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dense

[dens]
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adjective, dens·er, dens·est.
  1. having the component parts closely compacted together; crowded or compact: a dense forest; dense population.
  2. stupid; slow-witted; dull.
  3. intense; extreme: dense ignorance.
  4. relatively opaque; transmitting little light, as a photographic negative, optical glass, or color.
  5. difficult to understand or follow because of being closely packed with ideas or complexities of style: a dense philosophical essay.
  6. Mathematics. of or relating to a subset of a topological space in which every neighborhood of every point in the space contains at least one point of the subset.
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Origin of dense

1590–1600; < Latin dēnsus thick; cognate with Greek dasýs
Related formsdense·ly, adverbdense·ness, nounnon·dense·ness, nounsu·per·dense, adjectiveul·tra·dense, adjective

Synonyms

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1. congested, crammed, teeming; impenetrable.
Dictionary.com Unabridged Based on the Random House Unabridged Dictionary, © Random House, Inc. 2018

Related Words

heavysolidimpenetrableopaquesimplethickdullclosecompactcondensedcrowdedheapedjammedpackedsubstantialthicksetclose-knitcrammedjam-packedmassed

Examples from the Web for denser

Contemporary Examples

Historical Examples

  • What would crush a swift-thinking man is upborne by the denser tide.

    Weighed and Wanting

    George MacDonald

  • Along the denser shadows the three crept to a position in the rear of the natives.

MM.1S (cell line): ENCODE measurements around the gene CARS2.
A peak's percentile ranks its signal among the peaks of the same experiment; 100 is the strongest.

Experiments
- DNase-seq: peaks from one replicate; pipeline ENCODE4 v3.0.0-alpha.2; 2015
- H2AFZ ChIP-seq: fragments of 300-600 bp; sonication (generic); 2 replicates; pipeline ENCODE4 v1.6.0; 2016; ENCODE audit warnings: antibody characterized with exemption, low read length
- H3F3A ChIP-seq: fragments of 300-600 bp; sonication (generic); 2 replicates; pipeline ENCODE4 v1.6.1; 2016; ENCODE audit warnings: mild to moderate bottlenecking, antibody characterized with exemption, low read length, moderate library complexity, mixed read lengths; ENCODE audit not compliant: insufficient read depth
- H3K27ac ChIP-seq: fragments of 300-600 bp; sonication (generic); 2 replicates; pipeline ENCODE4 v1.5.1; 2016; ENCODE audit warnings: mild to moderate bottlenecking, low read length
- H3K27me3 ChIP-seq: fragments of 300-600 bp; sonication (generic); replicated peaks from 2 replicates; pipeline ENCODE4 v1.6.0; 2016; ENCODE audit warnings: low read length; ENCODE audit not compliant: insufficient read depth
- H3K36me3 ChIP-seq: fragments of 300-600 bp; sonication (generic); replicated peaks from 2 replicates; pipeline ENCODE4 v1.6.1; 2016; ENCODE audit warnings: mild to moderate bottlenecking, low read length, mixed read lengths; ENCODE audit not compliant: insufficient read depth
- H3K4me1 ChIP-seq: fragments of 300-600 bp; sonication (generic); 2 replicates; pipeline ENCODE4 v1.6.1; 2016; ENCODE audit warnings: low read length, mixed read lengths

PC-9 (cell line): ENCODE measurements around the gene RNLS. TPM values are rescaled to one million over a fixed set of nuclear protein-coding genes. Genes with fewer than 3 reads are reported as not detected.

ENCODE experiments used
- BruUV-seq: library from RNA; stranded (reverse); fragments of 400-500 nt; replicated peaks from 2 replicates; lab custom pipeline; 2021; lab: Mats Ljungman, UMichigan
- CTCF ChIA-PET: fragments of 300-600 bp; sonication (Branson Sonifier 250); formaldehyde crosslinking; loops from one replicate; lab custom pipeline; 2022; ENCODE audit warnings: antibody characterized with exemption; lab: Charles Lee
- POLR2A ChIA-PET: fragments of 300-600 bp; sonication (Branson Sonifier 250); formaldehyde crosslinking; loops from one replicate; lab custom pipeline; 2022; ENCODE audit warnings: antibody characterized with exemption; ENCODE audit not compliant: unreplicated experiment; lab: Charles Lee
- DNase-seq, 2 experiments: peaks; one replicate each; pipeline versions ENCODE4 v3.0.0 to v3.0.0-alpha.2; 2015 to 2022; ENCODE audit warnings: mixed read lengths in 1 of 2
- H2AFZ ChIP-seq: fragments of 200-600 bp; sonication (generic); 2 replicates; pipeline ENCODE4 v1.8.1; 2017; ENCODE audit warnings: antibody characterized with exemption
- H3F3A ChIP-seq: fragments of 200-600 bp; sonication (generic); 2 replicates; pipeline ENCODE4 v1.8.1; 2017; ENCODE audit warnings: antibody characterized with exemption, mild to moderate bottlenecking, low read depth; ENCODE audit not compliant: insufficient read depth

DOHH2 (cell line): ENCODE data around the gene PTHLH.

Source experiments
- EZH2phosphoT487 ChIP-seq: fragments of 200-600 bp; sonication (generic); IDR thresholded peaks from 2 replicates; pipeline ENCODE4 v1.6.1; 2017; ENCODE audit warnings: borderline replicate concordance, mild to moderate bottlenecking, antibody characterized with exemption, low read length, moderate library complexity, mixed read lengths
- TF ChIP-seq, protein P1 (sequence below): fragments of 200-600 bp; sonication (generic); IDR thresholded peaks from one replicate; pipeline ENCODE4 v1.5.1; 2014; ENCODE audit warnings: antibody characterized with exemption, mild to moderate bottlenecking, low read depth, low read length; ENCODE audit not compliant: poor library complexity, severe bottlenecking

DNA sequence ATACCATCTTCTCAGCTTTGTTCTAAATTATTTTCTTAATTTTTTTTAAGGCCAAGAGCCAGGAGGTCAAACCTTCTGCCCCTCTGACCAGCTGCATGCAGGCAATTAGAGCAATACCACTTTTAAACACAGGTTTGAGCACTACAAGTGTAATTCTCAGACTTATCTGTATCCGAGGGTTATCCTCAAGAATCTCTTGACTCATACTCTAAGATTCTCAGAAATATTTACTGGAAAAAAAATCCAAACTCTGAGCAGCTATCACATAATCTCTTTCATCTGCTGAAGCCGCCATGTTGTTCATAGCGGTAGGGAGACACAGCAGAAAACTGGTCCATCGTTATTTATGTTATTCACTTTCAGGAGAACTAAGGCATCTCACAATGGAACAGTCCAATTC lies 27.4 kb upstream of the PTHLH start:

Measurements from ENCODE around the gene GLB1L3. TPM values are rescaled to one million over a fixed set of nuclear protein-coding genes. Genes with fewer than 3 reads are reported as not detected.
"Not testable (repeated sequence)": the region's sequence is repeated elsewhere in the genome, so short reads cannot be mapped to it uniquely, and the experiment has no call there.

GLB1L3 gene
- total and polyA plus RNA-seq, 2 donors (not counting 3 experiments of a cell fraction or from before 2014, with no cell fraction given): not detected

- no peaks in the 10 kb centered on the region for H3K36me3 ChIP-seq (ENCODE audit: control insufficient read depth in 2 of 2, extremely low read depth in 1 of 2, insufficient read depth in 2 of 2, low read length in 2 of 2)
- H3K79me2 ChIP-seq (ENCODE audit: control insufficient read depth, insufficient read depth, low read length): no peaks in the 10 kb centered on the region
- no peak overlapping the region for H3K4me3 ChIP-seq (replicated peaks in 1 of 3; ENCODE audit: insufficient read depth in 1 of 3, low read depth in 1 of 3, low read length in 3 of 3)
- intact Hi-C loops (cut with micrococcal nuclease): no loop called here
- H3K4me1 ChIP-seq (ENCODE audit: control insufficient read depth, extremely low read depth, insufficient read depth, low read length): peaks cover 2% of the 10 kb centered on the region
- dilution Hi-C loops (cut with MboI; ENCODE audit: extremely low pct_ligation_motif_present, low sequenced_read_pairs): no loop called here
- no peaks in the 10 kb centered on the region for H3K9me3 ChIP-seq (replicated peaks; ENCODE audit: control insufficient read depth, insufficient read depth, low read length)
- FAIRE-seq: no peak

The Monster Men

    Edgar Rice Burroughs

  • A shoot of gold which is darker and denser than the rest is called adamant.

    Timaeus

    Plato

  • Neptune is denser than Saturn, which, by the hypothesis, it ought not to be.

  • Denser and denser grew the gloom, and now there was a roaring as of a great wind.

    The Trail of '98

    Robert W. Service


British Dictionary definitions for denser

dense

adjective
  1. thickly crowded or closely seta dense crowd
  2. thick; impenetrablea dense fog
  3. physics having a high density
  4. stupid; dull; obtuse
  5. (of a photographic negative) having many dark or exposed areas
  6. (of an optical glass, colour, etc) transmitting little or no light
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Derived Formsdensely, adverbdenseness, noun

Word Origin

C15: from Latin densus thick; related to Greek dasus thickly covered with hair or leaves
Collins English Dictionary - Complete & Unabridged 2012 Digital Edition © William Collins Sons & Co. Ltd. 1979, 1986 © HarperCollins Publishers 1998, 2000, 2003, 2005, 2006, 2007, 2009, 2012

Word Origin and History for denser

dense

adj.

early 15c., from Middle French dense and directly from Latin densus "thick, crowded; cloudy," perhaps from PIE root *dens- "dense, thick" (cf. Greek dasus "hairy, shaggy"). Sense of "stupid" is first recorded 1822.

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Online Etymology Dictionary, © 2010 Douglas Harper